When you play at home, you find that some of the 50/50 decisions tend to fall your way. Luck, however plays just a tiny part in the Crusaders’ incredible run of remaining unbeaten in the 23 finals matches that they’ve hosted.
Their first ever knockout match was in 1998 when they narrowly escaped against the Sharks (then Natal) in Christchurch. The next weekend they travelled to Auckland and ruined the Blues’ chances of a title three-peat.
There is absolutely no question that the Crusaders are Super Rugby’s champion pace-setters. Only twice in their history have they finished outside the top seven teams and there have been just four seasons in which the Crusaders didn’t participate in the sudden death stages of the competition.
Until recently, the champion team also had a champion stadium to call home.
Jade Stadium hosted Super Rugby finals in 2002, 2005 and 2006. Rights changes saw the Cruaders’ home ground rebranded as AMI Stadium in 2007 and one more Super Rugby victory was earned on home soil under that alias.
AMI Stadium was never the biggest stadium in the world. The ground was capable of holding just under 40,000 people at its peak, after expansions to increase the capacity in the lead up to the 2011 Rugby World Cup. That may seem unimpressive on a world-scale, but it was still the third largest in the country.
Of course, Christchurch did not end up hosting any matches at the World Cup after being rocked by a massive earthquake in February 2011.
AMI Stadium was damaged in the 7.1 magnitude quake and has now been all but demolished. Plans for a new landmark stadium in Christchurch are still being debated, but we certainly won’t see a new stadium in the city any time in the near future.
The 2011 season saw the Crusaders travel far and wide for their matches. Home fixtures were played in Nelson, Timaru, Napier (technically part of the Hurricanes catchment area) and a game against the Sharks was even taken to Twickenham in the UK. The Crusaders still somehow managed to make the final that year but fell to the Reds in Brisbane – a city also afflicted by bad natural disasters in 2011.
Rugby still needed a permanent home in Canterbury after the quake, so the Crusaders relocated to Rugby League Park (now named Orangetheory Stadium) for 2012 and beyond.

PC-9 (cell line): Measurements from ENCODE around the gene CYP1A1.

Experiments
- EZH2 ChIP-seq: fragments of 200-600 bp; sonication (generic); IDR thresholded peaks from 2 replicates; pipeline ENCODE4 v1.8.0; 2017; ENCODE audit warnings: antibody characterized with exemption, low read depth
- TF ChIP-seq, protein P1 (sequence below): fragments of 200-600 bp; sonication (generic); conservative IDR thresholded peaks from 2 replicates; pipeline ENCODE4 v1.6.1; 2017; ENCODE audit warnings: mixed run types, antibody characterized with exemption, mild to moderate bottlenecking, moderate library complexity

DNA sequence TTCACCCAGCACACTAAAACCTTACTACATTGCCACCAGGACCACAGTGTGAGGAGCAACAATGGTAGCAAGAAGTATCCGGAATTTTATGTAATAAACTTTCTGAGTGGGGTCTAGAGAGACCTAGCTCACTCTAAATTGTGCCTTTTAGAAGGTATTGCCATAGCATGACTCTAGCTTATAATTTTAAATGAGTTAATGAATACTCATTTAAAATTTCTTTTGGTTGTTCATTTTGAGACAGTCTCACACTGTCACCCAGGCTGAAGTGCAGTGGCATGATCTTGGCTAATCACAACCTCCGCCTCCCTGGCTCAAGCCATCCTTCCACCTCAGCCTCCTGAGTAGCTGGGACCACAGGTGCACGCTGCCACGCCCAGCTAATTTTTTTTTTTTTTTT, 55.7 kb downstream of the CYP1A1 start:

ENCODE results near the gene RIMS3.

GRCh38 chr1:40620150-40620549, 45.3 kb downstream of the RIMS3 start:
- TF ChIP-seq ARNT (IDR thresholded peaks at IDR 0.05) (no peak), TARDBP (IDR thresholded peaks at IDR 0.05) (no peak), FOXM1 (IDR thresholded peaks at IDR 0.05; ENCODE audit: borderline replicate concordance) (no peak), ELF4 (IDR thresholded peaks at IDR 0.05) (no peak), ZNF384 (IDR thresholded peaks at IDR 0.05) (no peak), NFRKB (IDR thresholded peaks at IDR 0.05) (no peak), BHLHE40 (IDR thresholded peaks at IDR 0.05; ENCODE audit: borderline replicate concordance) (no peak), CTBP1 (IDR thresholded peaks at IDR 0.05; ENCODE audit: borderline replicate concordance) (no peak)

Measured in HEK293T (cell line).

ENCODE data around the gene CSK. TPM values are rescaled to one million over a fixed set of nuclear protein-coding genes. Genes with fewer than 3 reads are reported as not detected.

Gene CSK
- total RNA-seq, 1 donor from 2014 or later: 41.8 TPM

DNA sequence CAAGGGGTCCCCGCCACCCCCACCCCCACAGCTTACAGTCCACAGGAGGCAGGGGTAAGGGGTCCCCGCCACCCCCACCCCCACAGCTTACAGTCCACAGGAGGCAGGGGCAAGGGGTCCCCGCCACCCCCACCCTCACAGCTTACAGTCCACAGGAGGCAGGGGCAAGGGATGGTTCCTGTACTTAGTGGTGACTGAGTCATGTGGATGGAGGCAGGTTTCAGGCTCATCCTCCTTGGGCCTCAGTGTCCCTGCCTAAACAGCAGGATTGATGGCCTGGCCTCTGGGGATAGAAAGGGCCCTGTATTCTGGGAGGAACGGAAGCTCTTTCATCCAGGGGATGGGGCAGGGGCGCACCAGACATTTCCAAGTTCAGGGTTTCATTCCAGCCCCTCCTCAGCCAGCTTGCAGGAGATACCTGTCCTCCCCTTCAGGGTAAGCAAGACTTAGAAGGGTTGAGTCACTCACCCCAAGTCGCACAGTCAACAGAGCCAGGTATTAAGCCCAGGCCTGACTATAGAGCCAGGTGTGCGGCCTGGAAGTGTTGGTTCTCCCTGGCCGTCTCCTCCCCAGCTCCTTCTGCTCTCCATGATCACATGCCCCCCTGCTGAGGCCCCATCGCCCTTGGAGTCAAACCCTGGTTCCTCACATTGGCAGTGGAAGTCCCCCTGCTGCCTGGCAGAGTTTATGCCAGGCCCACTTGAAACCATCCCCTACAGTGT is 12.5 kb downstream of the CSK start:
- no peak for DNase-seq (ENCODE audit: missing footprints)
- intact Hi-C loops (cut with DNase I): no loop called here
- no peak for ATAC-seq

This weekend’s final will be hosted at that very stadium for the second time in as many years – and the Crusaders will likely head into the next few seasons as favourites to host the ultimate game of the year as well, given their ongoing class.
Therein lies the problem.
Christchurch’s premier venue, home of Super Rugby’s most successful team, boasts a capacity of just 18,000 people.
Orangetheory Stadium is the smallest main Super Rugby ground in New Zealand. Waikato Stadium, home of the Chiefs, is the next smallest at that arena still boasts a 7,000 person advantage.
Outside of New Zealand, all four South African home stadiums can accommodate for over 50,000 fans whilst the Australian stadiums can all host upwards of 25,000 people. The Sunwolves’ main ground in Japan has a capacity of 27,000. The Jaguares, who are travelling to Christchurch for the Super Rugby final, enjoyed playing host to 31,000 fans for their semi-final showdown with the Brumbies.
Purely when taking into consideration how many fans can get out to the matches, the Crusaders have the worst stadium in all of Super Rugby.
The Crusaders have earned the right to play the final match of the season in front of their fans, there’s no doubt about that, but hosting the biggest match of the year in a stadium that can only accommodate for 18,000 seems like a slap in the face for the Southern Hemisphere’s premier club competition. The Jaguares will certainly feel a bit bemused when they run out on Saturday night, given the crowd they just received at their previous game.
The grounds for the final of the Champions Cup, Europe’s top club competition, is now decided before the tournament commences. This season’s showcase event was held in Newcastle and has been spread across five different countries over the last five years. The last time fewer than 50,000 attended a Champion’s Cup final was way back in 2003.
Super Rugby in its current format can’t exactly take the same approach. Fans are willing to travel from all over Europe to see the Champion’s Cup final because they’re only ever a few hours flight away from the venue. Super Rugby, on the other hand, would seriously struggle to attract crowds to a final between two Australian teams if it were held in Johannesburg or Pretoria, for example.
It creates an interesting conundrum for Super Rugby’s organisers. Hosting flagship events at stadiums that can cater for fewer than 20,000 people is huge wasted commercial opportunity. There’s something charming about playing a professional game in front of a relatively small crowd – but for a sport that is looking to expand, there’s no room for sentimentality. Completely neutral venues is also not an option.
Perhaps moving forward we could see finals hosted within the same country of the top seeded team, but not necessarily at their home ground. Whilst this might be a sensible option, good luck convincing Crusaders fans that it’s better to host the final at the 60,000 seater in Auckland than in the heart of Crusaders territory.
It’s a challenging issue for Super Rugby – one more to add to the pile, given all the other problems that the competition faces. If the Crusaders still had their old stadium to play at then perhaps this wouldn’t be an issue at all – at Christchurch will not doubt have an excellent stadium in the future (a covered stadium, if the Gods are good). For now, however, it seems peculiar that the top competition in the Southern Hemisphere will conclude in front of one of the smallest stadiums used for professional rugby.
The Shortball – Scotty Stevenson and Ali Williams
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